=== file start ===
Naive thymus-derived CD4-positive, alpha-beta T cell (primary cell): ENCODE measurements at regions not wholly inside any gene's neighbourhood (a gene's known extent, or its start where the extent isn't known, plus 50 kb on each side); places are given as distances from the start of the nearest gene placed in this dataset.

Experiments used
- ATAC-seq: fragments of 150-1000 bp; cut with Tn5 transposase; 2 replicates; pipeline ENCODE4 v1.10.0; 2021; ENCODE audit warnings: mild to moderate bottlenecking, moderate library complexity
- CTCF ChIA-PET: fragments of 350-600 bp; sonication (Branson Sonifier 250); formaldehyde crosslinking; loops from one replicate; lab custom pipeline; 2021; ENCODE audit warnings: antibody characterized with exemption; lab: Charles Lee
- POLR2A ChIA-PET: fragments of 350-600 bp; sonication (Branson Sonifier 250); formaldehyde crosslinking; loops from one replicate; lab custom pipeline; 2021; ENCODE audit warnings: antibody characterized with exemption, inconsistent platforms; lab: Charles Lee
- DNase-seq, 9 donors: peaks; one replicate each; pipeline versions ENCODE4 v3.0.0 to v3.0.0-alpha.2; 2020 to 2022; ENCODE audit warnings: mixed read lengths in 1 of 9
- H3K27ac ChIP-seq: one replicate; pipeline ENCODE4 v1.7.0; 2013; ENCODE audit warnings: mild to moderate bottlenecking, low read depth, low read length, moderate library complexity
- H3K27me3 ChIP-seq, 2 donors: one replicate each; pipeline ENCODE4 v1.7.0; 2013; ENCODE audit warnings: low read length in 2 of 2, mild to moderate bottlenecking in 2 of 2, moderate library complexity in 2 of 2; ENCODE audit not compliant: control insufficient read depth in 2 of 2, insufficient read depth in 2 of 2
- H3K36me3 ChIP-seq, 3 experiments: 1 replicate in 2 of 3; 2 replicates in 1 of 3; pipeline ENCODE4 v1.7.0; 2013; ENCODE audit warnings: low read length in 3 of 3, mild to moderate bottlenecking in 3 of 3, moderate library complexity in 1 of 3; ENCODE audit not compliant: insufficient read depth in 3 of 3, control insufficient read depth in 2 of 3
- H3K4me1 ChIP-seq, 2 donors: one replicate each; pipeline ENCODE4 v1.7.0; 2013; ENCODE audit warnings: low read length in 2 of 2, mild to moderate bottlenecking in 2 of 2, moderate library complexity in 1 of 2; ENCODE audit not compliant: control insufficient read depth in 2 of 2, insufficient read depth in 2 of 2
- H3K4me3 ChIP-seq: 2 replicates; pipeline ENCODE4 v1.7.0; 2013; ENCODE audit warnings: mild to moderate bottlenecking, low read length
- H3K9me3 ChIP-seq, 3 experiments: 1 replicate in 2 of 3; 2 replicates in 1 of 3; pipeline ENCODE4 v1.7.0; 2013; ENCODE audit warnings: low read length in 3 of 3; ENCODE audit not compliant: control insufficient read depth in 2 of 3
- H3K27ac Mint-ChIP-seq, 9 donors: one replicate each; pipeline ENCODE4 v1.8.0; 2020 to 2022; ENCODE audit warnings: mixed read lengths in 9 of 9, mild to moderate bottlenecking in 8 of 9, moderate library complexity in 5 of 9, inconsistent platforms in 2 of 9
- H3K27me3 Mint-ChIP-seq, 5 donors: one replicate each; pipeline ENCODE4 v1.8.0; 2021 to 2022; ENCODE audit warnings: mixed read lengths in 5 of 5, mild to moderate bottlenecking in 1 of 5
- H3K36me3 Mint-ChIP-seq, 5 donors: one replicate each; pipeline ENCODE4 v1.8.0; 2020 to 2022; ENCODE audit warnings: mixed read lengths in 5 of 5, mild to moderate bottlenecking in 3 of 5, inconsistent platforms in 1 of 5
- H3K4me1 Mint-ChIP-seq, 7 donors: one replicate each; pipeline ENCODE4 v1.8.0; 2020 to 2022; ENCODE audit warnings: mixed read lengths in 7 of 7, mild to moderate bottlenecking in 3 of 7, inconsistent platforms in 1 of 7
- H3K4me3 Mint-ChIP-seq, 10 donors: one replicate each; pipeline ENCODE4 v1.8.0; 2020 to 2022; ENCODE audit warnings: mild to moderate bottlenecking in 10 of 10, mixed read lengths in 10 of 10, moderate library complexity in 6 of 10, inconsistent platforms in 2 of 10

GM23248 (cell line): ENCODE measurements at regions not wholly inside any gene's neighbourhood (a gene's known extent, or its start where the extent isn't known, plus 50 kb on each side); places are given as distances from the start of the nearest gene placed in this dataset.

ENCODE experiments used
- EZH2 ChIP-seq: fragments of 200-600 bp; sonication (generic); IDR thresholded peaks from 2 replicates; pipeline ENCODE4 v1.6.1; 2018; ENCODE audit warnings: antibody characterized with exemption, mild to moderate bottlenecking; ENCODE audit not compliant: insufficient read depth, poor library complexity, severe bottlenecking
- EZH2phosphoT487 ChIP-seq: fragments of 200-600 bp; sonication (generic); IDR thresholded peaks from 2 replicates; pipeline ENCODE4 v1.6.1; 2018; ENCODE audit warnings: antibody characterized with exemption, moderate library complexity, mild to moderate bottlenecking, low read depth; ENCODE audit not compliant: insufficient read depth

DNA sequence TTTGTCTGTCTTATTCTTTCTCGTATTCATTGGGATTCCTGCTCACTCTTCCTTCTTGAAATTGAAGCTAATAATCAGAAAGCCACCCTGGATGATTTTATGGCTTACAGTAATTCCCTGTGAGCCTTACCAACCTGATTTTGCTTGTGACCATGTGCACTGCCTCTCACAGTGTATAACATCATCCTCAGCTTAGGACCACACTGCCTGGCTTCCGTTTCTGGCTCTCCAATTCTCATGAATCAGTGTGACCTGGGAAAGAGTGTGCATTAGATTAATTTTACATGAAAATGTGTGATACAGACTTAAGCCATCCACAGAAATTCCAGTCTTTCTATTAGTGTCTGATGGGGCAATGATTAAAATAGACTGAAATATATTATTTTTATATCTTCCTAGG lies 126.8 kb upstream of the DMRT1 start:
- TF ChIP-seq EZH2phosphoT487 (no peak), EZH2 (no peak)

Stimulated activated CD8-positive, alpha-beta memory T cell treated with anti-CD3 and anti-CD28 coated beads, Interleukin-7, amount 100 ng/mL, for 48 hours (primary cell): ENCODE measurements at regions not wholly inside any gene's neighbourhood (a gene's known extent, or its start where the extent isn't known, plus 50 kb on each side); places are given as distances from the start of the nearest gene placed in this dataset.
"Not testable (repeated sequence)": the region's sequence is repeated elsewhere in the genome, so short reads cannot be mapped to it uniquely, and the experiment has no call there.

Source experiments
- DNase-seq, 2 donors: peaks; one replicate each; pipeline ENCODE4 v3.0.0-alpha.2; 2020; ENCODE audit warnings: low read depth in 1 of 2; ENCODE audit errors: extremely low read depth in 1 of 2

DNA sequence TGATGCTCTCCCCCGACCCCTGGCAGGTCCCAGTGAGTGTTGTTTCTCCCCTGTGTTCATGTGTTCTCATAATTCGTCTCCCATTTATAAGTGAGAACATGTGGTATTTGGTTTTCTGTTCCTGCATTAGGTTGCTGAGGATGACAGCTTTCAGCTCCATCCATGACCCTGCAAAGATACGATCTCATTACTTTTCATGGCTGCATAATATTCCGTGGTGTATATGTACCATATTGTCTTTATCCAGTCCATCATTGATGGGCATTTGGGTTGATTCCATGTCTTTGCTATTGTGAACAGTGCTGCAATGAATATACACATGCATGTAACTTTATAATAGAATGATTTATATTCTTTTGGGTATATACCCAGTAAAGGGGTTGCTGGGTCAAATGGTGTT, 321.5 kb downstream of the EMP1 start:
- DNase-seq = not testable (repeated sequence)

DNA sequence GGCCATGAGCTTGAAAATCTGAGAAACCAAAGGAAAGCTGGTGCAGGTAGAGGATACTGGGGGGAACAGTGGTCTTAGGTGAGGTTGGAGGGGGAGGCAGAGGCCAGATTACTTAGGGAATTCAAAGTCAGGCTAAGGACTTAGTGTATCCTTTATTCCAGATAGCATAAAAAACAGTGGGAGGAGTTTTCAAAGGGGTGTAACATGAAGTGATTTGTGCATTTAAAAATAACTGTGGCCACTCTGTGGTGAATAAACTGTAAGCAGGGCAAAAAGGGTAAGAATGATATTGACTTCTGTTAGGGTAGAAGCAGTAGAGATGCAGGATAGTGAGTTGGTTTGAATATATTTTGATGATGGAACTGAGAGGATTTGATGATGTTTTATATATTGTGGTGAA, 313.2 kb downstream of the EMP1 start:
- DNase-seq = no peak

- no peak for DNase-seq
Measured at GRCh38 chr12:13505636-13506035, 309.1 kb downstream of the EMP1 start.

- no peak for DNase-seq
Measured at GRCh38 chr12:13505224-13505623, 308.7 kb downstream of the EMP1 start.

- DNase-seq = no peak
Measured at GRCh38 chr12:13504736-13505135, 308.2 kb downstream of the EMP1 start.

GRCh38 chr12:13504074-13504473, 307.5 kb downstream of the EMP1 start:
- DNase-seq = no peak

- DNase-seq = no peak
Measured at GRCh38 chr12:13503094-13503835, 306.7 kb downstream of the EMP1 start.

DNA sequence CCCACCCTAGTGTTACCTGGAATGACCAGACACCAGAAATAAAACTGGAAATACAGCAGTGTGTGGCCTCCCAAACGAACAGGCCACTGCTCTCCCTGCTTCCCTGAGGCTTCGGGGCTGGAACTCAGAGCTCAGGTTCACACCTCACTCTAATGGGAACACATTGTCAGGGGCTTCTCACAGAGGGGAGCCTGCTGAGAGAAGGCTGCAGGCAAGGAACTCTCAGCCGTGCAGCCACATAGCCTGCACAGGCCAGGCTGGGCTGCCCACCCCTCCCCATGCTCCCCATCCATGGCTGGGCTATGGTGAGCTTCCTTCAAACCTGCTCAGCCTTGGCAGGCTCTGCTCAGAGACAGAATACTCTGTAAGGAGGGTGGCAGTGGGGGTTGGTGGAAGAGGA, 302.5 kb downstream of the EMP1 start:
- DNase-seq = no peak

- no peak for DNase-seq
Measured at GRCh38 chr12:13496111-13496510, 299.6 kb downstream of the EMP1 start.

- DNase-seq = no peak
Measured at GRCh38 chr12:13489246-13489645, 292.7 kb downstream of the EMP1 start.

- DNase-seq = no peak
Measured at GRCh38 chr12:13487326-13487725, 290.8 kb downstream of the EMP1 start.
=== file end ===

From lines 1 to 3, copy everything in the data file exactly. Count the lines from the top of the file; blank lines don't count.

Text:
Naive thymus-derived CD4-positive, alpha-beta T cell (primary cell): ENCODE measurements at regions not wholly inside any gene's neighbourhood (a gene's known extent, or its start where the extent isn't known, plus 50 kb on each side); places are given as distances from the start of the nearest gene placed in this dataset.

Experiments used
- ATAC-seq: fragments of 150-1000 bp; cut with Tn5 transposase; 2 replicates; pipeline ENCODE4 v1.10.0; 2021; ENCODE audit warnings: mild to moderate bottlenecking, moderate library complexity